During the presidential election campaign, he’s become more prominent because he assumed Jon Stewart’s role with great gusto. He was funny and candid; harsh and honest. But as I observed him during the few moments that I’ve seen his shtick, there’s still a bit of him that’s a little uncomfortable. Like, he couldn’t fully play the role of a man commenting on the absurdities of the American politics and life. Like he doesn’t belong.

 I’ve never seen his comedic act before hosting The Daily Show, but it is more or less in this book where he recounts the tales of growing up during and after apartheid. And the stories are funny, sometimes bleak, and in turns, alarming. He tells us that because he was born out of wedlock and a “half-white”, “half-black”, he didn’t really find acceptance.

The only way he could spend time with his Swiss-national father was away from the scrutiny of the public. And because he’s light-skinned, they sometimes resorted to pretending his mother was his nanny. His world was inside the gates of their home because his grandmother feared he would get abducted. He spent most of his time alone but he claimed he was never lonely. He read a lot of books and was perfectly comfortable being in the company of himself. Language, he learned early on, was the key to hiding the fact that he didn’t belong in either white or black community. Because if he could speak a variety of languages, kids could respect him.

If you spoke to me in Zulu, I replied to you in Zulu. If you spoke to me in Tswana, I replied to you in Tswana. Maybe I didn’t look like you, but if I spoke like you, I was you.”

His mother was, by all accounts, the constant figure in his life that made him the man that he is. A woman who never lost faith in her God no matter the odds. The woman who took her kids to three churches on Sundays, whom at one point, threw Trevor off the bus, then jumped with his brother in her arms, to get away from an inevitable rape, and worst, death. She was a woman with conviction who knew what she wanted even if it meant a lifetime of ridicule and persecution because she’d “born a crime”, a half-white child whose Swiss-German father could never really own him. And amidst poverty, hardship, and violence, raised Trevor and his brother with the same dreams and hopes as any loving mother would do.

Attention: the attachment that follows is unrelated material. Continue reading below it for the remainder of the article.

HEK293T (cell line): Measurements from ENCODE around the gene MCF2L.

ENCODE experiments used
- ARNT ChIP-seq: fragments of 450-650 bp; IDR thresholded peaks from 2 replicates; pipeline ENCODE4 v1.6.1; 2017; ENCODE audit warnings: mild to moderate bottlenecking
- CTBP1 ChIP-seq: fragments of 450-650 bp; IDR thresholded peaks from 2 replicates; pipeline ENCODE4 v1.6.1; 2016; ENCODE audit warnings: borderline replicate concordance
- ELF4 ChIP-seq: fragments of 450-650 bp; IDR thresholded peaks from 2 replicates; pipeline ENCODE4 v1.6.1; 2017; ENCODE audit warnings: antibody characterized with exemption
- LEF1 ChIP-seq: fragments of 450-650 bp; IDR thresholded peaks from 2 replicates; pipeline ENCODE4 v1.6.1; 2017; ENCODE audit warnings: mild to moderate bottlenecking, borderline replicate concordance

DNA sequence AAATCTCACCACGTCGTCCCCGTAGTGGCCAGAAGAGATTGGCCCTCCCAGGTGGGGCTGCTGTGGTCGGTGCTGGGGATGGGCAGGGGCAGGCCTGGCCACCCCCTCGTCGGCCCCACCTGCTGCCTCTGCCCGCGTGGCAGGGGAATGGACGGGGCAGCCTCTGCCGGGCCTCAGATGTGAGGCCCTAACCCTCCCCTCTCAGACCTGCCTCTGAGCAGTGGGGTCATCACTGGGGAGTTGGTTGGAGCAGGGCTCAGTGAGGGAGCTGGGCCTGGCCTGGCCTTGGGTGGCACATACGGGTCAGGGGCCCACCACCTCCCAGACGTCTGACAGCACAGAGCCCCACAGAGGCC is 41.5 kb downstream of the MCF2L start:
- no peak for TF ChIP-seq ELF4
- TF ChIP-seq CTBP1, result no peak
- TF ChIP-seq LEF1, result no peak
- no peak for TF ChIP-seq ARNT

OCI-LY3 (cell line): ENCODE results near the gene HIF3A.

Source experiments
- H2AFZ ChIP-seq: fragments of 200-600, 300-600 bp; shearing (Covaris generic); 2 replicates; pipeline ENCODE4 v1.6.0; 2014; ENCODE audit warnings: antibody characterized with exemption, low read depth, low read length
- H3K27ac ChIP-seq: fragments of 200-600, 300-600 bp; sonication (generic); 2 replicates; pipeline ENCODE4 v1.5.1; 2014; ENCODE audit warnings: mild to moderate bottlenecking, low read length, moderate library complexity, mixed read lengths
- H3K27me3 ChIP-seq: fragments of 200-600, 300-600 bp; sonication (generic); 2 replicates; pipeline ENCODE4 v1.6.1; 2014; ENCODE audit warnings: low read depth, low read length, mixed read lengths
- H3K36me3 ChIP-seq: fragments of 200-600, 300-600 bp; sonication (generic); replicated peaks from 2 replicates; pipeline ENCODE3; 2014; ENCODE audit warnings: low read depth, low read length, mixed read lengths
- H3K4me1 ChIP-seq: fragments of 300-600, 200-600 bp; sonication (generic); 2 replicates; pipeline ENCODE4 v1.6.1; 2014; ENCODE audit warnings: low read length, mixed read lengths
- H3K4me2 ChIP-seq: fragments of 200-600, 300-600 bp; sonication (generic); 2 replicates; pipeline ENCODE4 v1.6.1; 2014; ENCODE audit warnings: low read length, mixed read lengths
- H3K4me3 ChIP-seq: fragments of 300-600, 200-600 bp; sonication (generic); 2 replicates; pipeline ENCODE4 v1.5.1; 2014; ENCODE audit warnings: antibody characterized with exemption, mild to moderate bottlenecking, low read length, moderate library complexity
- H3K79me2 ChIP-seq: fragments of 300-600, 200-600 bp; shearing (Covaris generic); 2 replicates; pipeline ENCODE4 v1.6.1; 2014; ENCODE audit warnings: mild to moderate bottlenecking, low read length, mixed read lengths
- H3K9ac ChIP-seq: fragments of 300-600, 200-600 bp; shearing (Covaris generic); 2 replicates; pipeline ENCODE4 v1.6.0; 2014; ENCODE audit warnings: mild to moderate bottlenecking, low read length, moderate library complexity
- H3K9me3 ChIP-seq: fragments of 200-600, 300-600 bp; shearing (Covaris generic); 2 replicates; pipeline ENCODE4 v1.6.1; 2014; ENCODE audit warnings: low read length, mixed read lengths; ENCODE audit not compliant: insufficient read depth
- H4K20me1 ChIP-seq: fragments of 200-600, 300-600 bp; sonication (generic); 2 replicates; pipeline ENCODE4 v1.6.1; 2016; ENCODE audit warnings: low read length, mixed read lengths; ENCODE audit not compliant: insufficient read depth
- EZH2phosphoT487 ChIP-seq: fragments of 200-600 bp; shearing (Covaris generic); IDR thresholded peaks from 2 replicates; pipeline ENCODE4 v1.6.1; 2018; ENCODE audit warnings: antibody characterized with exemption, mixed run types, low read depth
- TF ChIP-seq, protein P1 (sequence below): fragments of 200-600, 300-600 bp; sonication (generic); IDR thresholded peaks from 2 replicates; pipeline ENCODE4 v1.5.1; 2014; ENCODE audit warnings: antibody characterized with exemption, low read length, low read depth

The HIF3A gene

“For my mother. My first fan. Thank you for making me a man,”

he writes in his dedication. It is true that without his mother and her defiant spirit, he’d never be where he is right now. One of the biggest South African exports, a boy who grew up in small towns and one who was always looking for a place to belong.

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[691]: The Nest by Cynthia D’Aprix Sweeney

Squabbling siblings, family drama, and the inheritance that will either bind them closer or pull them further apart.


For what its worth, The Nest was an easy book to digest. It took me a day or so – tops to finish reading. But for all its promises of  a “warm and funny” read, this book was everything but.

Perhaps it’s that I couldn’t, for the life of me, sympathize with the financial plights and exploits each one of them were going through. Or maybe it’s because I see myself commiting the same blunder upon knowing that they’re bound to receive a big winfall  (spend the money before I even get my share). Whatever it was, it just didn’t do much for me.

After the death of the Plumb patriarch, the siblings learned of an inheritance that will come once the youngest (Melody) turns 40. Over the years, and through the conscientious effort of the family lawyer, the inheritance grew to a ridiculous amount. But in just one night, the money all but disappeared. The Nest, in essence, is the story of a family who depended way too much on this inheritance that when they realize there’s barely any left, watched their own families and relationships fall into ruin. It’s a cautionary tale about what comes of spending the money before you even have it in your possession. While the  inheritance was growing into a vast fortune, the siblings were accumulating debts left and right.